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The Collegian

South Dakota State University's Independent Student-Run Newspaper Since 1885

The Collegian

South Dakota State University's Independent Student-Run Newspaper Since 1885

The Collegian

Housing project brings apartment, townhomes, Starbucks to campus


Construction of a new housing complex is bringing major changes to the corner of Eighth Street and Jackrabbit Avenue.

The Southeast University Neighborhood will provide on-campus housing options to upperclassmen. The project has been seven years in the making and encompasses six new structures: a new apartment building that includes a full-service Starbucks and five townhomes.

According to Doug Wermedal, associate vice president for Student Affairs, part of the project’s purpose is to improve spatial efficiency on the plot of land. Before construction began, smaller apartment complexes called State Village and State Court stood there. 

“On about 10 or 11 acres of land, you had 80 students living,” Wermedal said. “Across the street in the same area of land, you had 800 students living [in Binnewies and Young]. That suggests something about the highest and best use of the land.”

The apartment building will be three stories tall, have two wings and will sit on the northeastern sector of the lot. 

An aerial view of the plans for the Southeast University Neighborhood complex.

There are one- through four-bedroom options for residents to choose the number of roommates they can live with. Wermedal said students who look to pay the price of a four-bedroom apartment but are having trouble finding enough roommates shouldn’t worry. Residential Life can assign roommates if needed.

Residents who move in don’t need to bring much. Every apartment comes fully furnished including a table, four chairs, a couch, two side chairs and a washer and dryer.

“Nowhere else do you have in-unit laundry, nowhere else do you have two bathrooms, nowhere else do we have exclusively upperclassmen and apartment style settings,” Wermedal said.

Pets are permitted in the apartments with appropriate documentation. Utilities, internet, damage deposit and parking are included in each month’s rent. No meal plan
is required for residents of the apartments.

The five townhomes are on the southern edge of the lot. Each of them will have three, four-bedroom units. Each townhome will house 12 students, and each unit will have its own entrance.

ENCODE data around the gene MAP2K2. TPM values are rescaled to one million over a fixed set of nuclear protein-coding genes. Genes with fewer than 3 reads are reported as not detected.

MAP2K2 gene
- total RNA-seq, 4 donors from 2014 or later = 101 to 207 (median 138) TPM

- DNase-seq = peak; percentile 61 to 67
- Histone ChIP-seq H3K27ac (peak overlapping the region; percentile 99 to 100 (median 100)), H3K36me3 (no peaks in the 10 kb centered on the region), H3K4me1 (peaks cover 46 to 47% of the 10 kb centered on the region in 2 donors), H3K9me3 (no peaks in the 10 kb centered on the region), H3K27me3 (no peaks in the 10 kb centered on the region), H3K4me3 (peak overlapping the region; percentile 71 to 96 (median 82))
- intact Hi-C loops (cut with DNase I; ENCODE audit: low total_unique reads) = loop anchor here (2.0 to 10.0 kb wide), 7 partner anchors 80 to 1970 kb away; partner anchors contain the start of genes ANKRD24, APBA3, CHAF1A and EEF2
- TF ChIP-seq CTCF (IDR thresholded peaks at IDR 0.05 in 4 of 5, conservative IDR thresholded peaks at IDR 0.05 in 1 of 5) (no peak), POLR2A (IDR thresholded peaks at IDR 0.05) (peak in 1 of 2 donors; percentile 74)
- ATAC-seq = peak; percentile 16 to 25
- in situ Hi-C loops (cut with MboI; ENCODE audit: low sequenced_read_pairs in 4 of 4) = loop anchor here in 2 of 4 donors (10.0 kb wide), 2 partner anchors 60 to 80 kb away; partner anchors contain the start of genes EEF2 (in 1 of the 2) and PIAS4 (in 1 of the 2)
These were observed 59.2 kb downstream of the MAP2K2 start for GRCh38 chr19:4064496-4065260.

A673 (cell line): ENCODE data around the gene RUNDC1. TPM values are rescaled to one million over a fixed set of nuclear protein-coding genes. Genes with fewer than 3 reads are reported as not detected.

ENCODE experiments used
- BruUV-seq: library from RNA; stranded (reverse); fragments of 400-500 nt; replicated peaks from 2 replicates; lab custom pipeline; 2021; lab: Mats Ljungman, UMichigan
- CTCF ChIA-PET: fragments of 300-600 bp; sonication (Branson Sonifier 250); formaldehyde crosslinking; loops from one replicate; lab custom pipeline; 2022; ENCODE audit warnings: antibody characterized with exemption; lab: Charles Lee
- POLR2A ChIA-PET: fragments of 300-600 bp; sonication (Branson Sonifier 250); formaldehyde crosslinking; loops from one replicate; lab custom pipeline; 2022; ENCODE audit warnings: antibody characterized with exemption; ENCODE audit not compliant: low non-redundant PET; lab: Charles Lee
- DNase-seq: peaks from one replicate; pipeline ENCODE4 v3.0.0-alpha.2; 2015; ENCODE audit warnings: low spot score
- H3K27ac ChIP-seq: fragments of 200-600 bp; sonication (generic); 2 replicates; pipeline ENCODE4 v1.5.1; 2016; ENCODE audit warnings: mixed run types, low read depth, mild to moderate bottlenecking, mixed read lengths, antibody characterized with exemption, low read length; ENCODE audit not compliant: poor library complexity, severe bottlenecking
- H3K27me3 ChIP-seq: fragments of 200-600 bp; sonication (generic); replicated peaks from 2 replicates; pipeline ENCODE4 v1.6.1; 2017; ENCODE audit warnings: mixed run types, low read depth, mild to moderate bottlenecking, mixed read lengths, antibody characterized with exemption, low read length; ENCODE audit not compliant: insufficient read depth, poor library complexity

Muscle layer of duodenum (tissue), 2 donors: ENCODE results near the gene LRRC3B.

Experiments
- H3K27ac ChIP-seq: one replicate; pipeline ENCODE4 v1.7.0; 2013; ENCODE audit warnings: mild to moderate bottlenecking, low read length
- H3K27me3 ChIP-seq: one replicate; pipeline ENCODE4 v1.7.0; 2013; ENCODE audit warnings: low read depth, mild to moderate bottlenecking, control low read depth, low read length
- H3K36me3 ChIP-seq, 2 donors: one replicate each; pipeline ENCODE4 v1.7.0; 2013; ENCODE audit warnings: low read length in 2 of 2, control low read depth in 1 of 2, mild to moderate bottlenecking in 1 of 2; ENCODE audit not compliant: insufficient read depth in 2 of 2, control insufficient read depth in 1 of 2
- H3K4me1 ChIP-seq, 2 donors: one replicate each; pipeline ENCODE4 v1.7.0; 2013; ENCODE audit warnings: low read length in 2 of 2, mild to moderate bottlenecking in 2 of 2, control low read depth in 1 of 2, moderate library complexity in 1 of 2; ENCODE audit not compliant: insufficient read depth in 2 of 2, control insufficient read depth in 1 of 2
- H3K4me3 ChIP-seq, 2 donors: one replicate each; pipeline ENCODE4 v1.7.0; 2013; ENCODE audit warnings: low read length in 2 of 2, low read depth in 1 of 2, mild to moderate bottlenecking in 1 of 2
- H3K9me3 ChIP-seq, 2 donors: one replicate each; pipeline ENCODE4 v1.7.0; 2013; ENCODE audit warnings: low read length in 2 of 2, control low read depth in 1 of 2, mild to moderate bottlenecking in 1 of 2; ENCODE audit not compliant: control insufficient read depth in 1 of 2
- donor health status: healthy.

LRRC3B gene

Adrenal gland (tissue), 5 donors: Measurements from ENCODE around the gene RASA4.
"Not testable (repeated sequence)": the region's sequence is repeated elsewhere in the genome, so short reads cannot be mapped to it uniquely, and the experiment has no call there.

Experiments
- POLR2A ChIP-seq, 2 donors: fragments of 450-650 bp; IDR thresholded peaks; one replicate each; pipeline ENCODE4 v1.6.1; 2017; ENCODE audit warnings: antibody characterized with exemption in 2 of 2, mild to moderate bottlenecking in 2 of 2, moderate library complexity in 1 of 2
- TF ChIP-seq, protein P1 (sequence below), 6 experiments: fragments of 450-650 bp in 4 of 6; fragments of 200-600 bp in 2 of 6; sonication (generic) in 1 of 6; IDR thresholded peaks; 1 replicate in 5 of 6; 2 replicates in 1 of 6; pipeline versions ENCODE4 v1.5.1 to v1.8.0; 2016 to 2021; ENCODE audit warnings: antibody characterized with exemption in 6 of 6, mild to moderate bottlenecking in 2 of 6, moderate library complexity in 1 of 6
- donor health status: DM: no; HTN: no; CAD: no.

“The townhouses are a little more private. There’s no shared corridor between units,” Wermedal said.

The rooms will also be slightly larger than in other on-campus options. Wermedal said the university plans to place double beds in townhomes rather than extra-long twins.

The furnishings and amenities offered in the townhomes will be similar to those in the apartments. Both the apartments and the townhomes are reserved for juniors, seniors and graduate students only.

A look at the exterior design of the townhomes.

The apartment complexes are listed for as low as $545 per month for a four-bedroom apartment and up to $875 per month for a one-bedroom. The townhomes are listed for $755 per month.

The university set housing costs accordingly considering the benefits of this apartment and in respect to other options in the Brookings area.

A full-service Starbucks is the third major aspect to the project.

The addition of the popular coffee shop contributed to the decision to close Union Coffee, which served Starbucks products. The shop will be attached to the apartment complex and the hours will be more similar to Starbucks stores in Sioux Falls and Watertown rather than the kiosk in Hy-Vee.

Wermedal said the area will also act as a lounge to students over the hours Starbucks is closed.

A three-dimensional sketch of the planned Starbucks.

In total, the project itself acts as more than just another addition to campus. Wermedal said the intention is to give students the “full-fledged” apartment experience alongside the sense of convenience.

“The ability to pop out of bed at 7:58 a.m. and make that 8 o’clock class is an enormous blessing in a student’s career,” Wermedal joked.

Wermedal did offer one piece of advice: speak up now if you’re interested.

“About 180 or so folks who have raised their hand and said ‘I’d consider living there,’” Wermedal said, “but there’s still going to be a chance to get in there.”

The Southeast University Neighborhood project is scheduled to open in time for the fall 2019 semester.

Students who may be interested can request a no-obligation informational meeting by contacting Residential Life.

Anyone with questions or who is searching for information should contact Sarah Bisson at 605-688-5148 or go on the housing tab of the SDState website.

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